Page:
As for himself, he no longer affiliates with a church and doesn’t expect to do so in the future. He sees himself instead continuing to learn on his own, not regularly attending any denomination.
That doesn’t change how he feels about God, though.
“I think I’ll always believe in a higher power, definitely. There’s just so much unknown,” Ramirez said. “The thought of having a higher power, I think, is kind of comforting.”
A personal, engaging religion
It takes a few essential elements for Stephanie Griswold to connect with a church: services in Spanish and feeling “something” when she worships.
“When I’m sitting in Mass and hearing the homily or the readings for the week, I want to feel moved. I want to feel connected,” she said. “And, unfortunately, Catholic Mass can sometimes be a little static.”
In Hildale — a remote southern Utah community known for its polygamous ties — that’s hard to accomplish. She has to drive 30 minutes to reach the nearest Catholic church. The 34-year-old also is a graduate student and cares for her paralyzed husband, so day-to-day obligations get in the way of any meaningful connection to a parish.
Still, she identifies as Catholic, just like many of her Nicaraguan-Mexican family. But she hardly ever attends services. In a way, she’s following her family’s practices.
“[Religion] was such a big part of my family’s identity even though we weren’t regular churchgoers,” she said. “I can’t say, necessarily, that I’m certain that there is a God, but I think that it’s a comfort, and it’s just also part of my upbringing. It’s something that’s possibly there.”
She sees parts of her church as “man-made” and emphasizes that the “relationship anyone has with God is private and personal.”
She finds commonalities with other Catholics in regards to religious symbols. Her family always had a Virgen de Guadalupe figure at home, which, she said, is a symbol of comfort and motherly support. Griswold had her first Communion, her confirmation and her marriage in the church.
But she has abandoned traditions that don’t make her feel good.
“It’s OK to doubt and question and not just be a blind follower of any particular thing,” Griswold said. “Instead of being like, ‘Oh, I have to go to church every Sunday because I have to keep the Sabbath.’ Well, sometimes I would keep the Sabbath by doing good things on Sundays like charitable work, or watching something, or reading something that made me reflect on my relationship with religion.”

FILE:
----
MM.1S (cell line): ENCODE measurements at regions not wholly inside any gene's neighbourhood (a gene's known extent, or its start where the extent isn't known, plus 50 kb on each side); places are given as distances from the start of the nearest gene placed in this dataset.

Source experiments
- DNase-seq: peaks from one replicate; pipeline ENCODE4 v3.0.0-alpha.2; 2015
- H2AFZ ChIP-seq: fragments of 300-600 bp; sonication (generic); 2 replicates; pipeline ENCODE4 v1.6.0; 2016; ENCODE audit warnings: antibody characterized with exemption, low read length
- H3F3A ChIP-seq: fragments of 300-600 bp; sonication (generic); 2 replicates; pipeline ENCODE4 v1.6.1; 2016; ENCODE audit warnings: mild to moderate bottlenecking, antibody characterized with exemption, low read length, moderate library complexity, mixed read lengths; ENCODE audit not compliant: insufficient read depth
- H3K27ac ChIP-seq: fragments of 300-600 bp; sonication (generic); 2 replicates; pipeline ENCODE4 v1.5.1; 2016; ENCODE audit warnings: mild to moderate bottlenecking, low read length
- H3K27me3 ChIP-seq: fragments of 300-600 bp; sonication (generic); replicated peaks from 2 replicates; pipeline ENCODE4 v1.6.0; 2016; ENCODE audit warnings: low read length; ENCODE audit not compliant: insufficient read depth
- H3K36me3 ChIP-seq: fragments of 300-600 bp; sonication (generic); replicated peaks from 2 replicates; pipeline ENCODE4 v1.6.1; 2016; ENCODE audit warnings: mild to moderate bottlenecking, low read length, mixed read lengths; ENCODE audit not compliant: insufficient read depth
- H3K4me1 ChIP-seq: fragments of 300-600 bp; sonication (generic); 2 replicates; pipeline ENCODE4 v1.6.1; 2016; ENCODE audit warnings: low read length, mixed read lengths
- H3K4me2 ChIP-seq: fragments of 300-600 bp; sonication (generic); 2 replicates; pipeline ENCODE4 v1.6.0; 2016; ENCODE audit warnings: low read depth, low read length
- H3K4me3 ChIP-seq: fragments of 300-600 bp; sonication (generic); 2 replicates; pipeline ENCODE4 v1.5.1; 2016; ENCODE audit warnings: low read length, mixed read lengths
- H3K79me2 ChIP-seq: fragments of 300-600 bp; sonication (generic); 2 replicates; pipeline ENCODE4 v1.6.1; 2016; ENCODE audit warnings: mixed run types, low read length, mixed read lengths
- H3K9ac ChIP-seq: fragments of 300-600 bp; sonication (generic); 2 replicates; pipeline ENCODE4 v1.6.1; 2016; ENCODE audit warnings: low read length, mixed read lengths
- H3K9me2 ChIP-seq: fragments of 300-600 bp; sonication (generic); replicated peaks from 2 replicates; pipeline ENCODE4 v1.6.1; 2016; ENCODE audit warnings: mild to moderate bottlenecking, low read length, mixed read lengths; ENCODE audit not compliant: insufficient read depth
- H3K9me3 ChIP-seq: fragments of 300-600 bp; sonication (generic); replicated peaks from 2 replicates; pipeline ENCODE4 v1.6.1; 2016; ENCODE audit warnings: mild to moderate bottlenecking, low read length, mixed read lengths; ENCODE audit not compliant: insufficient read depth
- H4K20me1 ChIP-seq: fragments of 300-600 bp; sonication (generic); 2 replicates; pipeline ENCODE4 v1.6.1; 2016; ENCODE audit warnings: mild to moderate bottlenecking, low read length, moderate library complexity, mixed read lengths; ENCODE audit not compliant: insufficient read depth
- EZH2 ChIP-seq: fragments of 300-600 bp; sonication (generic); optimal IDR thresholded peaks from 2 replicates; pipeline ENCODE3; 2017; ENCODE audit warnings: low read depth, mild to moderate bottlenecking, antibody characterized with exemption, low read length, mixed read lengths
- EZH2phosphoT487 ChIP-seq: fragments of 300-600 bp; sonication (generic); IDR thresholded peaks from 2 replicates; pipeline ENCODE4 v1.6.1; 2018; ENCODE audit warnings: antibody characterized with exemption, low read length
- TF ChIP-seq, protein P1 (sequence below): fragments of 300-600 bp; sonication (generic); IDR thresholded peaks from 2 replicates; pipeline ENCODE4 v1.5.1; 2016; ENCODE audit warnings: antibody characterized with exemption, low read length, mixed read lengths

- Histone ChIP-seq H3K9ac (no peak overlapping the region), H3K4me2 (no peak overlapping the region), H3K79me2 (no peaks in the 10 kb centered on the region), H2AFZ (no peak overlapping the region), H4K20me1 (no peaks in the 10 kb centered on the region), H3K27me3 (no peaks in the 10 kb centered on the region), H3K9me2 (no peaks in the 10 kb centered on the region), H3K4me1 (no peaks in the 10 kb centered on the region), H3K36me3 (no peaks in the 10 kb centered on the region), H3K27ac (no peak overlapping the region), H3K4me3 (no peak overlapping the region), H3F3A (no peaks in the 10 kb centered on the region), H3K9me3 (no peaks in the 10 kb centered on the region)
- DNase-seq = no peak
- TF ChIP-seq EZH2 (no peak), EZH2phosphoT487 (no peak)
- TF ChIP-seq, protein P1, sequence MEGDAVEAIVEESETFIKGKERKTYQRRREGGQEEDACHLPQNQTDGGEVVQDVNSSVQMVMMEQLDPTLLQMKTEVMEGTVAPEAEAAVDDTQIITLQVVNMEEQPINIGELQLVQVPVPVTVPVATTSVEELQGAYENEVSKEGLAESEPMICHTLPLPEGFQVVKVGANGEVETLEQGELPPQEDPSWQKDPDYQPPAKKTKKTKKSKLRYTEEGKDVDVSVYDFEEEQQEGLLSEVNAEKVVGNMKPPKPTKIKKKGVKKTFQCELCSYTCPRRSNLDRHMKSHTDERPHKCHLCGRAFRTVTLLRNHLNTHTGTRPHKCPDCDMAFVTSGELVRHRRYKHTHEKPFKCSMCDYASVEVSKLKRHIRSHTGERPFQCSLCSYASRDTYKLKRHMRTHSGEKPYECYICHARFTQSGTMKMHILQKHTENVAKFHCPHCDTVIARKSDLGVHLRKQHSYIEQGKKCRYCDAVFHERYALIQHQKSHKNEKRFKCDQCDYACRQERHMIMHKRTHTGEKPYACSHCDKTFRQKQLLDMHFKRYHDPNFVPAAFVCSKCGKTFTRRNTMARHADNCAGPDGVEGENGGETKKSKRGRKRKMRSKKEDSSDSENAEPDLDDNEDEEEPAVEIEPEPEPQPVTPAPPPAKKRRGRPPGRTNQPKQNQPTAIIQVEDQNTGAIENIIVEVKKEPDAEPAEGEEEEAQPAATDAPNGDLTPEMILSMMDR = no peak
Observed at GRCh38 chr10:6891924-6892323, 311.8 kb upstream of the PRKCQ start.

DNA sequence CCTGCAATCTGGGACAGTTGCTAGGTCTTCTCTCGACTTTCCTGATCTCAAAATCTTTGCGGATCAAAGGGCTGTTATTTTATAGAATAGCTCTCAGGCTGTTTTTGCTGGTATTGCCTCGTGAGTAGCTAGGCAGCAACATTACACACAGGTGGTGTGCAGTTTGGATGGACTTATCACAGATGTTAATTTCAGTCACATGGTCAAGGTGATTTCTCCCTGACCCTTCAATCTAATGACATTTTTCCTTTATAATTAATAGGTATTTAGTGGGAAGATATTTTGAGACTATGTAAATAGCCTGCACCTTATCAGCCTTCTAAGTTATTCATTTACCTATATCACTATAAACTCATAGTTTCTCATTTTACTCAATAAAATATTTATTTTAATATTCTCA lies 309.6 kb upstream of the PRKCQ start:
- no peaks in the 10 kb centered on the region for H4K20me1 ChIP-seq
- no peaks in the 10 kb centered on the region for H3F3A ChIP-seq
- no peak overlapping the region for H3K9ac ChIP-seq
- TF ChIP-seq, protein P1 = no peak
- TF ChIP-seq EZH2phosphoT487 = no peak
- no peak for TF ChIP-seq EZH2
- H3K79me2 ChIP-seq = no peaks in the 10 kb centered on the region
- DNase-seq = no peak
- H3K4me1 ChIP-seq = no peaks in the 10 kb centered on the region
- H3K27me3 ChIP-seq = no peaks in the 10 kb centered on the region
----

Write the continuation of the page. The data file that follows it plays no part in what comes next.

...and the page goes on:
A nuanced view of religion
Joyce Schwenke grew up a Latter-day Saint. She married and is raising her kids in the faith. She works with a youth group in her Vineyard ward and every weekend she’s not working, she spends at church. She has no intentions of ever leaving the fold, but she sometimes struggles with what she hears there.
“Mostly by the way we treat the LGBTQ+ community. I feel like the norm is to exclude them, and I don’t really appreciate that. I have a cousin that’s like a sister to me and she came out about 10 years ago,” Schwenke said. “I was really sad to hear that she expected I would reject her because I was active in my faith.”
That was the moment she decided to become an LGBTQ ally, studying ways to discuss sexual orientation and ensuring all could feel loved and comfortable being themselves around her.
“That’s what Jesus would have wanted,” the 36-year-old said, bemoaning that many fellow members don’t feel the same way. “Unfortunately, I’m kind of one of the outliers.”
Her parents are Mexican and have a “less rigid” culture, and now that she’s a mom, Schwenke wants to transmit that to her children. She wants them to love others and accept them for who they are.
Still, she believes in the core values of the church — faith in Christ, repentance, baptism, enduring to the end. She just adds to that formula more acceptance of those who may be seen as different and those who have left the church.
Some friends, Schwenke said, have noticed how she is navigating her faith.
“It stems off of several things with my cousin coming out. I’ve also lost a brother to suicide,” she said. “And that took me to a different course of finding my own faith and really digging into what I believe.”
Schwenke said she is “fortunate” to be living in a diverse area.
“We have people from Nigeria, Guatemala, Paraguay, Mexico and all sorts of places. They’ve lived in different states as well. They’re not just Utah-bred Mormons,” she said. “So I’ve really enjoyed meeting them and seeing what their experience has been like outside of this area and the ways that they can contribute to our community. It’s really awesome.”
Alixel Cabrera is a Report for America corps member and writes about the status of communities on the west side of the Salt Lake Valley for The Salt Lake Tribune. Your donation to match our RFA grant helps keep her writing stories like this one; please consider making a tax-deductible gift of any amount today by clicking here.